Using recruitment and selection to build a primary care workforce for the future

Celia Taylor, Chris McManus, Ian Davison, Paramjit Gill, Richard Lilford

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    3 Citations (Scopus)
    231 Downloads (Pure)


    Recruitment and selection are critical components of human resource management. They influence both the quantity and quality of the healthcare workforce. In this article, we use two different examples of primary care workers, General Practitioners in the UK and Community Health Workers in low- and middle- income countries, to illustrate how recruitment and selection are, and could be, used to enhance the primary care workforce in each setting. Both recruitment and selection can be costly, so when funding is limited, decisions on how to spend the human resources budget must be made. It could be argued that human resource management should focus on recruitment in a seller’s market (an insufficient supply of applicants) and on selection in a buyer’s market (sufficient applicants but concerns about their quality). We use this article to examine recruitment and selection in each type of market and highlight the interactions between these two human resource management decisions. Recruitment and selection, we argue, must be considered in both types of market; particularly in sectors where workers’ labour impacts upon population health. We note the paucity of high-quality research in recruitment and selection for primary care and the need for rigorous study designs such as randomised trials.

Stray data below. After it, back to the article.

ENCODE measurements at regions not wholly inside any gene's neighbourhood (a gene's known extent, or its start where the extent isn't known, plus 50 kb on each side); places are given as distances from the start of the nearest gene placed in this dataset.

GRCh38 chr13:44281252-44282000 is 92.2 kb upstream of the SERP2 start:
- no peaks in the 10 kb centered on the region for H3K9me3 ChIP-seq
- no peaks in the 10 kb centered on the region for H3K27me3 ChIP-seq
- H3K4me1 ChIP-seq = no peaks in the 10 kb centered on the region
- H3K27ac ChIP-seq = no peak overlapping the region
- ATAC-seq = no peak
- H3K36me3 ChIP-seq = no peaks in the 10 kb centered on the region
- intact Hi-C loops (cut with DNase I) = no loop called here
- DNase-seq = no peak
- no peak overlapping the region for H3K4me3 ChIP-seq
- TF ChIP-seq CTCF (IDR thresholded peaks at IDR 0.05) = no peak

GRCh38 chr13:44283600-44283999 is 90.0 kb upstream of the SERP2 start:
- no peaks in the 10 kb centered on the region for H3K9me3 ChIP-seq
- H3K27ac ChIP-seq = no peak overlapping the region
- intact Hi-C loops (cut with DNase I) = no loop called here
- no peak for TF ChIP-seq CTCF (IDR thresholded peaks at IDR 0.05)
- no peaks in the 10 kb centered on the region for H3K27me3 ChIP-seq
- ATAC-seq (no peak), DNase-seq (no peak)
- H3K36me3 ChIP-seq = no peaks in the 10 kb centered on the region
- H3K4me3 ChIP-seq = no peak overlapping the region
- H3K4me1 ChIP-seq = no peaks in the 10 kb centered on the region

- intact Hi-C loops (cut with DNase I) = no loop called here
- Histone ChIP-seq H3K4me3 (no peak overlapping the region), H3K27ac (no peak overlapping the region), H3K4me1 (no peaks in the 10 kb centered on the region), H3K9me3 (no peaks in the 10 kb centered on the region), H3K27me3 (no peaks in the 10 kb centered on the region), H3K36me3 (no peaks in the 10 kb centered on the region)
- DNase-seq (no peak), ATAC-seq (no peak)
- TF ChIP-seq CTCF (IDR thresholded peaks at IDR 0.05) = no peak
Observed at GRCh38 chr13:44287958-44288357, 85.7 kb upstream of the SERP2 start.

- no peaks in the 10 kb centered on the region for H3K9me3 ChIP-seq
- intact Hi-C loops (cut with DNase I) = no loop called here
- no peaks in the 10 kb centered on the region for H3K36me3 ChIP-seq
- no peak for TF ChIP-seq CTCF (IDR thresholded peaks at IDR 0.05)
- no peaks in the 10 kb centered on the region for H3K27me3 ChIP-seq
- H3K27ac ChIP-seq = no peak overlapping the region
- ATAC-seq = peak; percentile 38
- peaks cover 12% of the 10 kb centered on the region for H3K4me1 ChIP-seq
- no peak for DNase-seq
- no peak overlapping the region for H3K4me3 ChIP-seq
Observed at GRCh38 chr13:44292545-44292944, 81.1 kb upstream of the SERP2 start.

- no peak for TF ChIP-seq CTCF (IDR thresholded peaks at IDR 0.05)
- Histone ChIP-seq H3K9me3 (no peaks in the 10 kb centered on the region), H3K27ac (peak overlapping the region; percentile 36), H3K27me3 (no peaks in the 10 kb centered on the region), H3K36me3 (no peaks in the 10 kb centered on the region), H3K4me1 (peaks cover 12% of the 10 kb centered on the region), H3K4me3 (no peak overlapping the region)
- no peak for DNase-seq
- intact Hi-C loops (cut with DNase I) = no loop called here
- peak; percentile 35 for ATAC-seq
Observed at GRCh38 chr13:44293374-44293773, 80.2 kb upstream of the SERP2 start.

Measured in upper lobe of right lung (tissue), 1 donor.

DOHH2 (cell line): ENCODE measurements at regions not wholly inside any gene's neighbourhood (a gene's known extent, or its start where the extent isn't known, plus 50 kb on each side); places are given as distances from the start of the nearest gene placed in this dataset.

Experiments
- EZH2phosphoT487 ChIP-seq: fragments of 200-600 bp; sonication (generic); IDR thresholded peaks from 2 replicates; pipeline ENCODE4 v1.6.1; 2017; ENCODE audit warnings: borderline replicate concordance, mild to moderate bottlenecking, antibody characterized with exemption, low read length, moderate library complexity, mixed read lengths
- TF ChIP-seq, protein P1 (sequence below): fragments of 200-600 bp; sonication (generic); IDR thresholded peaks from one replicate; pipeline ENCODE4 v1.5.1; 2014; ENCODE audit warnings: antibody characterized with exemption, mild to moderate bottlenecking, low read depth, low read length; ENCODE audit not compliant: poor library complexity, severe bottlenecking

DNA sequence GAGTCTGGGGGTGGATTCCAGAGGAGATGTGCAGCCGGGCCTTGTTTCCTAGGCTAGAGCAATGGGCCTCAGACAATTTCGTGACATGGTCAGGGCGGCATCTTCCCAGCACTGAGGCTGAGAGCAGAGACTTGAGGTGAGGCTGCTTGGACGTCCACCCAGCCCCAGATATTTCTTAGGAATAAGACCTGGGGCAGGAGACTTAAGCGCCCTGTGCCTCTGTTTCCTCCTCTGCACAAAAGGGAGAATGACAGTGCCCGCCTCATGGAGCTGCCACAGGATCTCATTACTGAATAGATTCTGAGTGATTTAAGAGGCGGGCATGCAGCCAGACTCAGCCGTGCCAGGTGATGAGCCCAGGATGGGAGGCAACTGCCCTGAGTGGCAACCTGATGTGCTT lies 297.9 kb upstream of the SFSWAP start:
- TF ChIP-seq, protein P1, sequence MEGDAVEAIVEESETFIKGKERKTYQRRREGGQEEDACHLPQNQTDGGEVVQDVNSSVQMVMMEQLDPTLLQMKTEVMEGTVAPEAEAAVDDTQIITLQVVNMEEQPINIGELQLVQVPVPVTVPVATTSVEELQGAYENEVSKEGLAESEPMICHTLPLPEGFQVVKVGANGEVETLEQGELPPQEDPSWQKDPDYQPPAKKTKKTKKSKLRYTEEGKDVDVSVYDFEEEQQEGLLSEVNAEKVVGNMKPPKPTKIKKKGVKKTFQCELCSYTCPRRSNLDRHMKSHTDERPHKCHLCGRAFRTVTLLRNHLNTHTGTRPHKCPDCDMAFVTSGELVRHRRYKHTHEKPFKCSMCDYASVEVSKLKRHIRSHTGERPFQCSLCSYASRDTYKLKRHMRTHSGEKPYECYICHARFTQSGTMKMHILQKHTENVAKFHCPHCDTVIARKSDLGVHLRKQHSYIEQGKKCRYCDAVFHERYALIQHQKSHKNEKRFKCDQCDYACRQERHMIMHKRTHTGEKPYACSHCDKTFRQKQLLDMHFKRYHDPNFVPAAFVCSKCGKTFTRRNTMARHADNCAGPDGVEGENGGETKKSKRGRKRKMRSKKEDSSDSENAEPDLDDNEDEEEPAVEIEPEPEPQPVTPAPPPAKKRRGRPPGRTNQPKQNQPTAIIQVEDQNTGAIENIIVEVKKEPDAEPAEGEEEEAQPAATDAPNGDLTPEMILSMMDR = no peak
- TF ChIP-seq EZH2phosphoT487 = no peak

Original languageEnglish
    Pages (from-to)128-132
    Number of pages5
    JournalEducation for Primary Care
    Issue number3
    Early online date4 Apr 2019
    Publication statusPublished - 4 May 2019


    • General Practice
    • primary care
    • Selection
    • community health workers
    • Recruitment


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